Wadhawans: Turning slum land into gold | india | Hindustan Times
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Wadhawans: Turning slum land into gold

In the series on 'India’s new wealth creators', we look at a company which saw a business opportunity in an area where even the government had failed, reports MC Vaijayanthi.

india Updated: Dec 05, 2007 23:12 IST
MC Vaijayanthi

When Maharashtra finally repealed the Urban Land Ceiling Regulation Act last week, Mumbaikars finally discovered the identities of this space-starved metropolis’ biggest landholders. Amongst the Godrej’s and the Wadias, there was one surprise entry — the Wadhawans of Housing Development and Infrastructure Ltd (HDIL).

Till last year, their name was arguably more familiar to the residents of Mumbai’s sprawling slums than stock market investors. That’s because the Wadhawans, HDIL’s promoters, were Mumbai’s largest slum redevelopers. They were the first to take advantage of the government’s policy to throw open slum land for redevelopment, in return for building housing for the poor.And when they finally took their firm public, the stock’s meteoric price rise rocketed them into Forbes’list of 40 richest Indians.

Since listing on the stock exchanges in July, HDIL’s share price has grown over 40 per cent. It hit a life time high of Rs 839 on December 4 and the market capitalisation soared to Rs 17,600 crore, of which the promoters hold 61.5 per cent stake.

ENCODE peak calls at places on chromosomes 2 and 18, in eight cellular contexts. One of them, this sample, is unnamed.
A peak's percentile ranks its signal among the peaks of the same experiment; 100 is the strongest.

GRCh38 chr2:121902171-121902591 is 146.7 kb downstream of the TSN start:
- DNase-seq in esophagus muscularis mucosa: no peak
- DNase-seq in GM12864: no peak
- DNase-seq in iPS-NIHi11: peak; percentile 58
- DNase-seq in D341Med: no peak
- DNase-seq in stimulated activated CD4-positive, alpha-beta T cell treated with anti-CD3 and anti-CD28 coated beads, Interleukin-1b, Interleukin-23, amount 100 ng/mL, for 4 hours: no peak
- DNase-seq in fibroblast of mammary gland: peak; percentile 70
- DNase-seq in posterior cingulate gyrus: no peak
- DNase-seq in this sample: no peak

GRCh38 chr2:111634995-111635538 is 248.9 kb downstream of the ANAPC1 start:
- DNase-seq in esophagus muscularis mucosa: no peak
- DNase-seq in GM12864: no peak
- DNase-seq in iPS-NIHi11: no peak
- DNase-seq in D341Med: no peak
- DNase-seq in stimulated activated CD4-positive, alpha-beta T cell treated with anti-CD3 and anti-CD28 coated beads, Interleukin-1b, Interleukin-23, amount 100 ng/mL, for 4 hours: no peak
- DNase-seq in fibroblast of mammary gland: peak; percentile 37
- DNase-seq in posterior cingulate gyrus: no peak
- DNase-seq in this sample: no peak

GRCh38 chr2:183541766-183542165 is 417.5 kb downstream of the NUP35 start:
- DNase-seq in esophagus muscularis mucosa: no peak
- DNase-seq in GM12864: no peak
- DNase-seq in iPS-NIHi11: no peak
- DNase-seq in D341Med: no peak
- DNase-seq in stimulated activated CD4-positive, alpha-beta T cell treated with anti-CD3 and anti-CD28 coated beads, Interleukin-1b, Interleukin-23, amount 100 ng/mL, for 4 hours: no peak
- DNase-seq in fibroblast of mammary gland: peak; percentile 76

“Things have definitely changed after listing. We have been able to not only raise resources for expansion but listing has also given us the benefit of aligning with a global player like Lehman Brothers,” said Sarang Wadhawan, managing director, HDIL. The global investment bank has bid for edeveloping Asia’s largest slum, Dharavi. The company also struck riches by banking one of the largest redevelopment projects in the country - the 6.6 million sq.ft Mumbai airport project.

Things have also gone well for the Wadhawans, who recently bought a second Rolls Royce. Slum redevelopment, where HDIL derived most of its revenues since it started working in the Mumbai Metropolitan Region (MMR), has had its fair share of controversy. It has been mired in political wrangling, charges of mismanagement or worse and faced huge problems on the ground when it came to relocating slum dwellers.

“It is a tricky business and requires expertise,” says Sujit Jain, real estate analyst with Pioneer Investcorp. It is this expertise that made billionaires of Wadhawans. It is clearly a business model which HDIL appears to have cracked.

The Wadhawan family started their construction business in the Vasai-Virar suburban region of Mumbai three decades ago and moved into the MMR 12 years ago. HDIL, earlier known as the Dheeraj group, has expanded its business model to get into commercial real estate development, retail, spread over to other cities like Pune, Kochi and Hyderabad.

While the current rise in its stock has clearly been fuelled by the potential value of their land bank, analysts feel HDIL has to demonstrate all-round expertise in infrastructure development to get better valuations.

“If HDIL shows that it can do projects well outside its niche slum redevelopment and also in other cities, the stock would get a valuation wherein it would trade at a premium to its NAV,” said Jain. Only top of the rung property companies get a premium to net asset value of properties they own while most others trade at a discount to the value of the total property they own.